Salmon 2100: The Future of Wild Pacific Salmon

Follow the Money

Larry L. Bailey and Michelle L. Boshard

doi: https://doi.org/10.47886/9781888569780.ch5

The failure of wild salmon recovery is obvious and so are the reasons for it. The failure is not occurring because we do not have the plans, technical knowledge, or ability; we have shelves full of plans, libraries of knowledge, and the ability to build or do almost anything we like. Instead, we have failed to integrate that messy variable, real life, into our salmon recovery equations.

We recognize that having well-designed, technically sound, and efficiently coordinated plans of attack for an issue as technically and socially complicated as wild salmon recovery is both necessary and prudent. But what has happened in the salmon recovery process is that we “experts” have collectively lost sight of the larger context in which salmon recovery occurs, the context in which we remember what we are trying to accomplish and who, logistically, needs to be involved. We have failed to include ground-truthed community feedback loops, which we believe has rendered all other attributes useless.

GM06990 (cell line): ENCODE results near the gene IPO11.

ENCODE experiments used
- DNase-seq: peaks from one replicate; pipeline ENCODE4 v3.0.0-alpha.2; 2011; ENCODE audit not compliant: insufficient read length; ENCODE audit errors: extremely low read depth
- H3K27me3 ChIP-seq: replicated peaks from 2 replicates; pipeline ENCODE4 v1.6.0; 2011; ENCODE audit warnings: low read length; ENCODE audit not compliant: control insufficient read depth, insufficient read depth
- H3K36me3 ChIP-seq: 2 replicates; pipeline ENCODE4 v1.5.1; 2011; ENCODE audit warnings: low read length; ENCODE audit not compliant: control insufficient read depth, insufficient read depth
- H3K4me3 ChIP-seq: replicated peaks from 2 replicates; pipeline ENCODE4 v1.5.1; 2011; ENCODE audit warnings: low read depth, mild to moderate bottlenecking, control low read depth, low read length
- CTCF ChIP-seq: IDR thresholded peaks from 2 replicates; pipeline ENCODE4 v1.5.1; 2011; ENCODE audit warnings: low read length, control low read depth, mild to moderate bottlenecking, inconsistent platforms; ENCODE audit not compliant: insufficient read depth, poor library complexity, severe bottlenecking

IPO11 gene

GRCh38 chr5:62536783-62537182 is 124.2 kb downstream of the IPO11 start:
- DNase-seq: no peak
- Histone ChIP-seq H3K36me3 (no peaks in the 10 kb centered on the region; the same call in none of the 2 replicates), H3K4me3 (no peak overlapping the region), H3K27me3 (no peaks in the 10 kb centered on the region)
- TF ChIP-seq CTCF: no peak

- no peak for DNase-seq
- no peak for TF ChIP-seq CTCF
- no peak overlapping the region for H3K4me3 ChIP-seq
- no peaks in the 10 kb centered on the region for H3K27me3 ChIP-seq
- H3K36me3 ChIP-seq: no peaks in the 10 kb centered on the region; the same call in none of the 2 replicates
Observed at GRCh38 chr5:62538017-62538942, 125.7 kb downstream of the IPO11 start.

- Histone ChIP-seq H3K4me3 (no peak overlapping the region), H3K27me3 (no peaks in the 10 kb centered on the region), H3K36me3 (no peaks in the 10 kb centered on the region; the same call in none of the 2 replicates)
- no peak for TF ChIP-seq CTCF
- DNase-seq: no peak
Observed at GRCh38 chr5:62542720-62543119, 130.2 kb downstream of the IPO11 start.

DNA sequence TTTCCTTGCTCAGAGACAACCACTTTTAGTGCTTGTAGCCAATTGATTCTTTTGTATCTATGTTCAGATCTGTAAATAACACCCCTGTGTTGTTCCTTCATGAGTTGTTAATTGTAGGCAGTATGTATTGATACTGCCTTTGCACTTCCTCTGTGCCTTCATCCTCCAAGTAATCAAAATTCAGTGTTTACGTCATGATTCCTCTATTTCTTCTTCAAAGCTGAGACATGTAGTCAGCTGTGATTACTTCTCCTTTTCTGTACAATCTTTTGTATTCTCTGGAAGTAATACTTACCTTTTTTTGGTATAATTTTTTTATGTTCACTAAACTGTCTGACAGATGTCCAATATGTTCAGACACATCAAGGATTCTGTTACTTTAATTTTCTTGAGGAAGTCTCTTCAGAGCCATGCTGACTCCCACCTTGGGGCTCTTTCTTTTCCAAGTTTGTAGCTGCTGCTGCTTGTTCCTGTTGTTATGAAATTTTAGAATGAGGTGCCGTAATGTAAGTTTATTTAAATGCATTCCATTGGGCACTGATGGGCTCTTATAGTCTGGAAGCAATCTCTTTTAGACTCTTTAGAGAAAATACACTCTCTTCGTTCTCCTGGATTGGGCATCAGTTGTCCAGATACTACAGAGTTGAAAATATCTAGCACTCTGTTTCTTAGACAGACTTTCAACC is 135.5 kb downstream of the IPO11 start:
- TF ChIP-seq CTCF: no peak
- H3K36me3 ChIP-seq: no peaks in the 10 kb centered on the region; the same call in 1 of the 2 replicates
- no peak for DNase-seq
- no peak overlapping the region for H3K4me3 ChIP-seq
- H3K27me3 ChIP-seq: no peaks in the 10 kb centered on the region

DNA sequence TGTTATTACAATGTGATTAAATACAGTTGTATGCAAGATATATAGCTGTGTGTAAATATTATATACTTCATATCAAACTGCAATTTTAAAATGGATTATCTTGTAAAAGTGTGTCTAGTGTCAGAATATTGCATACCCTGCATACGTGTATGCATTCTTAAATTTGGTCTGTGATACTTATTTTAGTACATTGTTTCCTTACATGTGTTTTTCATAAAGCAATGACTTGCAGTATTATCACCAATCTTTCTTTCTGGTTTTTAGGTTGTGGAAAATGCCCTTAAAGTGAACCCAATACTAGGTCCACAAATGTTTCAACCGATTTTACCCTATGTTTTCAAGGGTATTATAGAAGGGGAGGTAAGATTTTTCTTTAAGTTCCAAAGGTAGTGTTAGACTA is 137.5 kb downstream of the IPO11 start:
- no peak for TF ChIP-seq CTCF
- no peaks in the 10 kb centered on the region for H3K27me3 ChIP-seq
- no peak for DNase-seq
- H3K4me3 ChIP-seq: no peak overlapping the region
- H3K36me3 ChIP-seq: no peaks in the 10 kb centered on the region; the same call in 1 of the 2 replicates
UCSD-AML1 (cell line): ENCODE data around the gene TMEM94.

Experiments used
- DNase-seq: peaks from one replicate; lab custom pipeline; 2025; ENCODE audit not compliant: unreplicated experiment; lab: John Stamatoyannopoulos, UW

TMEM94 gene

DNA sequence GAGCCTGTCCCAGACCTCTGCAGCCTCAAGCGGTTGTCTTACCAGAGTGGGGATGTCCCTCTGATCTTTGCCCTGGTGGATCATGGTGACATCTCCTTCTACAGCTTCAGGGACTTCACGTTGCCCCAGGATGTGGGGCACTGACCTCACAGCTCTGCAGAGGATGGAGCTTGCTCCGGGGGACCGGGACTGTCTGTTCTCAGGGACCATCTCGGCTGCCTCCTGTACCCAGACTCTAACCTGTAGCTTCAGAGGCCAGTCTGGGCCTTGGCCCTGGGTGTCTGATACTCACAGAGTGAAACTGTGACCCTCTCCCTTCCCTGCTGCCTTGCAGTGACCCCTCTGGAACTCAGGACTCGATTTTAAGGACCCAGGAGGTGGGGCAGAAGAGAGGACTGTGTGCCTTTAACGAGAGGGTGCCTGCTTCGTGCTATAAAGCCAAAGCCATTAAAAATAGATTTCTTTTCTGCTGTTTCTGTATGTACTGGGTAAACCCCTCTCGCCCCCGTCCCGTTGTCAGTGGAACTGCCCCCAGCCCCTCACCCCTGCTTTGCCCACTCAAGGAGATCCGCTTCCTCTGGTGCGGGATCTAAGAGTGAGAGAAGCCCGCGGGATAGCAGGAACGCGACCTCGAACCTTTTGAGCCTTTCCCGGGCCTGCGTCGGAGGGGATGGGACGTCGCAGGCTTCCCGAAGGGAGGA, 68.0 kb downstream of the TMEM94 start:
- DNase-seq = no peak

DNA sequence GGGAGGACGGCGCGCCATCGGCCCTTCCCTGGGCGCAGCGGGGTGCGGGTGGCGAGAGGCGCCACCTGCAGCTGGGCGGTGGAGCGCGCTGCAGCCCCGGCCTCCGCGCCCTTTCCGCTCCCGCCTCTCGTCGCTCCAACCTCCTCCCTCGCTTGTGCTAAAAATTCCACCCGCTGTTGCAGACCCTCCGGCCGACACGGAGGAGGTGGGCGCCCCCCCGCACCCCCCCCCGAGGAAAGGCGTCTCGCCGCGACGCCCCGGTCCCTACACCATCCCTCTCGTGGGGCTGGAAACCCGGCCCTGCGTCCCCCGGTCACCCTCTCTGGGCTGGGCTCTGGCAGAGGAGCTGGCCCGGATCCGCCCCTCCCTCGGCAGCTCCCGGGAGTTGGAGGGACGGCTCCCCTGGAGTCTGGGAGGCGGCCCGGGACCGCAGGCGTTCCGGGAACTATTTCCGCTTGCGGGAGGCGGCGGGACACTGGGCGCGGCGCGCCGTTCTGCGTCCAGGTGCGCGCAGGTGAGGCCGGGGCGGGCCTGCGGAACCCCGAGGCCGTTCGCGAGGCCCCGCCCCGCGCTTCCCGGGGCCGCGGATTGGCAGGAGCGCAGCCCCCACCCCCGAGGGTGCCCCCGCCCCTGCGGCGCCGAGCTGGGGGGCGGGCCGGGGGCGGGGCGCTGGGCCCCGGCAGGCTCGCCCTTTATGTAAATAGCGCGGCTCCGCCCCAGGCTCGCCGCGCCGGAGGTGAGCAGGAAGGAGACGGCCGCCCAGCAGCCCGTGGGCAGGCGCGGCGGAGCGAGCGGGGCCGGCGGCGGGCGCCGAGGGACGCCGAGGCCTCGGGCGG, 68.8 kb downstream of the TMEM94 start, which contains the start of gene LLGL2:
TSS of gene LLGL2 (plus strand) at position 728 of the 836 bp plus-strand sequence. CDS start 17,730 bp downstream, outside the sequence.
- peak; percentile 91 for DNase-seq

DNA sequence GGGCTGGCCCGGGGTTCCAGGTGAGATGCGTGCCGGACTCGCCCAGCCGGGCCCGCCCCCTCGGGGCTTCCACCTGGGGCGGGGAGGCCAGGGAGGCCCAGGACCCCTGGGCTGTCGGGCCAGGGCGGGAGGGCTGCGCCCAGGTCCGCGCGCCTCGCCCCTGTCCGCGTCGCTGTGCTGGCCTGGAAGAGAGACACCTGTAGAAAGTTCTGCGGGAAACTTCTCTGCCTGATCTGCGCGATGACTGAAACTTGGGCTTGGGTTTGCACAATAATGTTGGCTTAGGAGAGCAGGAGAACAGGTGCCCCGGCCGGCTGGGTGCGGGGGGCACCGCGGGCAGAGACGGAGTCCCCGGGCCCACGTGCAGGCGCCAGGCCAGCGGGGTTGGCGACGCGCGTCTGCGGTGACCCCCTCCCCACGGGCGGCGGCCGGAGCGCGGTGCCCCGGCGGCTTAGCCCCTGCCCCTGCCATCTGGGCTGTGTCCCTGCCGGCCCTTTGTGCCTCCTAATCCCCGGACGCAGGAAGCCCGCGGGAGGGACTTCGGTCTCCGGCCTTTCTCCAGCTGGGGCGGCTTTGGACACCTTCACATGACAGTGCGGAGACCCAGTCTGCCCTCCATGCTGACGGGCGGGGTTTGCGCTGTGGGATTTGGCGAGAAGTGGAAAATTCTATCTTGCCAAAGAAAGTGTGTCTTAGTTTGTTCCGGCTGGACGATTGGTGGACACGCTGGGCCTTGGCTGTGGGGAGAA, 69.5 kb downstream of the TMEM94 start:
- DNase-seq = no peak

The tone of this chapter may, at times, seem angry. While we have experienced considerable frustration and disappointment during our years of work in salmon recovery, anger—implying a certain lack of reason—is not our approach. New, different, or passionately held ideas threaten the status quo. Those who are indeed angry—the landowners, legislators, and community leaders who have taken the blunt end of salmon recovery—often say that our work, including early drafts of this chapter, speaks for them by articulating what they see and feel. It is essential that this point of view be included in any discussion of the future of salmon recovery. Seeing these ideas and observations as an angry outburst may make them easier to dismiss, but it will not make them go away or be any less true.